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Common Illnesses, Sensible Solutions

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A cold is probably the illness your child gets most frequently. On average, a child under 7 gets seven to ten colds per year, each lasting one to two weeks. Children over 6 months don't usually need to see their health care provider for a cold unless there is ear pain, sore throat, or fever over 102 degrees that lasts longer than a day or two.

Another familiar fact: There's no cure for the common cold. Studies show that decongestants and cough medicines aren't very effective in reducing the symptoms or duration of a cold. Antibiotics are not necessary for an uncomplicated cold and may even set up a child for infections with resistant bacteria later on. The solution: liquids and rest.

Familiar Symptoms

Fever may accompany a cold or other viral or bacterial illness. You can usually wait a day or two to see if other symptoms or complaints develop before seeking medical care for your feverish toddler or preschooler. Fevers under 101 degrees generally do not need to be treated unless a child has a history of convulsions with fever.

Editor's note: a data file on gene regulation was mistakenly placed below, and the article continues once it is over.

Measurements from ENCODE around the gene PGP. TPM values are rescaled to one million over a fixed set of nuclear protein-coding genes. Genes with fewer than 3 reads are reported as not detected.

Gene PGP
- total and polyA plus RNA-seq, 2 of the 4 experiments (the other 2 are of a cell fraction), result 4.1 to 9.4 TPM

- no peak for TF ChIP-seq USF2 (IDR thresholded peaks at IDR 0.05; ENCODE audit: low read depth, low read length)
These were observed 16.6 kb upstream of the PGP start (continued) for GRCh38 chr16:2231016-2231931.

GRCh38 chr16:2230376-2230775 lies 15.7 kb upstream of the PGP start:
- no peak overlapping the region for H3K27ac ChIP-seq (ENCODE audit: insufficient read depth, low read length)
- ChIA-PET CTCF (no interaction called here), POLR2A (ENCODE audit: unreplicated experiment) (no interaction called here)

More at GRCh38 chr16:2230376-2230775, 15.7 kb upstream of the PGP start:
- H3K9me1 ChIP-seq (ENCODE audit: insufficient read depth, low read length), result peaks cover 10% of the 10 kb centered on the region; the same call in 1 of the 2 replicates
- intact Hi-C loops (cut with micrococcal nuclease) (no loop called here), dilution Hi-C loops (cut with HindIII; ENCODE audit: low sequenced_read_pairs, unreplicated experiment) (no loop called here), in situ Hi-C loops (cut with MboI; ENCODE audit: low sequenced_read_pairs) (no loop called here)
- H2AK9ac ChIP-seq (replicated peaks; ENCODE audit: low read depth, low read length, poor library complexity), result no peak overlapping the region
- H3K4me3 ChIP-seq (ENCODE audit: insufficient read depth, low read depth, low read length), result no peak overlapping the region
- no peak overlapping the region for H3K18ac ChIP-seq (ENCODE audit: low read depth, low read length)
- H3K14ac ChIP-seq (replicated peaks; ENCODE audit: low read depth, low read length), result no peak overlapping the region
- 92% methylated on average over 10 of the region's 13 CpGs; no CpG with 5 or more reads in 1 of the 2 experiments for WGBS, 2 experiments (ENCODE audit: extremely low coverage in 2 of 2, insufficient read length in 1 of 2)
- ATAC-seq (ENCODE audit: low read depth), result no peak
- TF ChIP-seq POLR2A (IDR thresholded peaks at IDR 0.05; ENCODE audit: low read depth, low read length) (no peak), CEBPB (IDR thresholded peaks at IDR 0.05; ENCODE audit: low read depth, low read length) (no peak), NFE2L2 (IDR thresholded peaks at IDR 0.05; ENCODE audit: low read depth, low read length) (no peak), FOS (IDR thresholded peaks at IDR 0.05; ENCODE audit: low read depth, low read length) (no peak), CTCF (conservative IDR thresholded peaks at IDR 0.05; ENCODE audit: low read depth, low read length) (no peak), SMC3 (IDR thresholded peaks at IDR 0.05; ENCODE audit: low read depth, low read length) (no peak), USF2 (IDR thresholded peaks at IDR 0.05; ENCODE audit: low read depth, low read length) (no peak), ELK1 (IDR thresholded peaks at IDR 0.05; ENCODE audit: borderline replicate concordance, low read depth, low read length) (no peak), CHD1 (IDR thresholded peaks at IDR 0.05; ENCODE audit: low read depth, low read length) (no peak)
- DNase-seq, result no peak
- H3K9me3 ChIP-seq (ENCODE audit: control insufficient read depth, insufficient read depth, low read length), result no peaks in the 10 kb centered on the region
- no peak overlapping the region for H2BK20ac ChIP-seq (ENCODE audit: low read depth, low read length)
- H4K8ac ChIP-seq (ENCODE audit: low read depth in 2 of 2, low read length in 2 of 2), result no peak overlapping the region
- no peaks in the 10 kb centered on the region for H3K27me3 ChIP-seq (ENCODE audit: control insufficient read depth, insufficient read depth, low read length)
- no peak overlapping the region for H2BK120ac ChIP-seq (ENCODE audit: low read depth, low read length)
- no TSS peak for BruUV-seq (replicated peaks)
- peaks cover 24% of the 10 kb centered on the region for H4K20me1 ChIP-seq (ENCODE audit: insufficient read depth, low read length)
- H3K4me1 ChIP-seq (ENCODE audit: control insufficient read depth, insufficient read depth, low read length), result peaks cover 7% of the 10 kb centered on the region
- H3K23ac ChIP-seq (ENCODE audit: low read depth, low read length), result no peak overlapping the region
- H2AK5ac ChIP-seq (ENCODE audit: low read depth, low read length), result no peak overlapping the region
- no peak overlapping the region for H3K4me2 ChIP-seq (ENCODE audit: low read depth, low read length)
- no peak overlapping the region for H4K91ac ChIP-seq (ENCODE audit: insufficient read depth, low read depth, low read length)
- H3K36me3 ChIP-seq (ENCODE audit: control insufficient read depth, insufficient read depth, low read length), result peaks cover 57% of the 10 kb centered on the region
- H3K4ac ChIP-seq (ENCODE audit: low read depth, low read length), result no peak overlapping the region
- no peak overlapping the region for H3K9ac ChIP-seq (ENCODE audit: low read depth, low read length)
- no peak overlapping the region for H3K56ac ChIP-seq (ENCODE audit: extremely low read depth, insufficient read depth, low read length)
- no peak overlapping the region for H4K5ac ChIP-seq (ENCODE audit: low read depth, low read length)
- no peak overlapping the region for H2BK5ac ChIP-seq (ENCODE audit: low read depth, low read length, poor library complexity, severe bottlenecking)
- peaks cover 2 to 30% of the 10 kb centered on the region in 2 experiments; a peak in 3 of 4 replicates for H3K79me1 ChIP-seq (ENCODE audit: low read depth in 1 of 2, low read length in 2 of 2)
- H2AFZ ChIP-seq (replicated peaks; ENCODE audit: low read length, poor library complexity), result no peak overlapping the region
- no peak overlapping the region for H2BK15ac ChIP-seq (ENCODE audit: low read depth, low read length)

How your child looks and behaves is more important than whether he has a fever, unless that fever is 104 degrees or more. If he is eating and sleeping reasonably well and is at least somewhat playful, you can watch and wait. You can certainly give your child acetaminophen or ibuprofen if the fever is over 101 degrees or he just seems uncomfortable.

Diarrhea occurs frequently enough for it to be unsurprising in young children. It is caused most often by viruses, and when severe and prolonged it can result in dehydration, something that is dangerous and preventable. If your child has a watery bowel movement every one to two hours for more than eight hours, you should check with your health care provider. If there are fewer than six diarrhea events per day and your child is drinking plenty of liquids and is reasonably playful, you can wait a day or two to see if she gets better before calling. Continue to offer her regular diet as tolerated, but avoid fried foods or foods high in fiber such as beans or broccoli.

 
 
 
 
 

 
 
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New parents spend a lot of time worrying about how they'll cope if their baby gets sick. How will they know if their baby is really ill? What will they do?
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Our children's coughs can sound pretty awful, and make us worry. Most of the time, though, those coughs are not a sign of a serious condition but are just a healthy reflex. Find out more about coughs and coughing.
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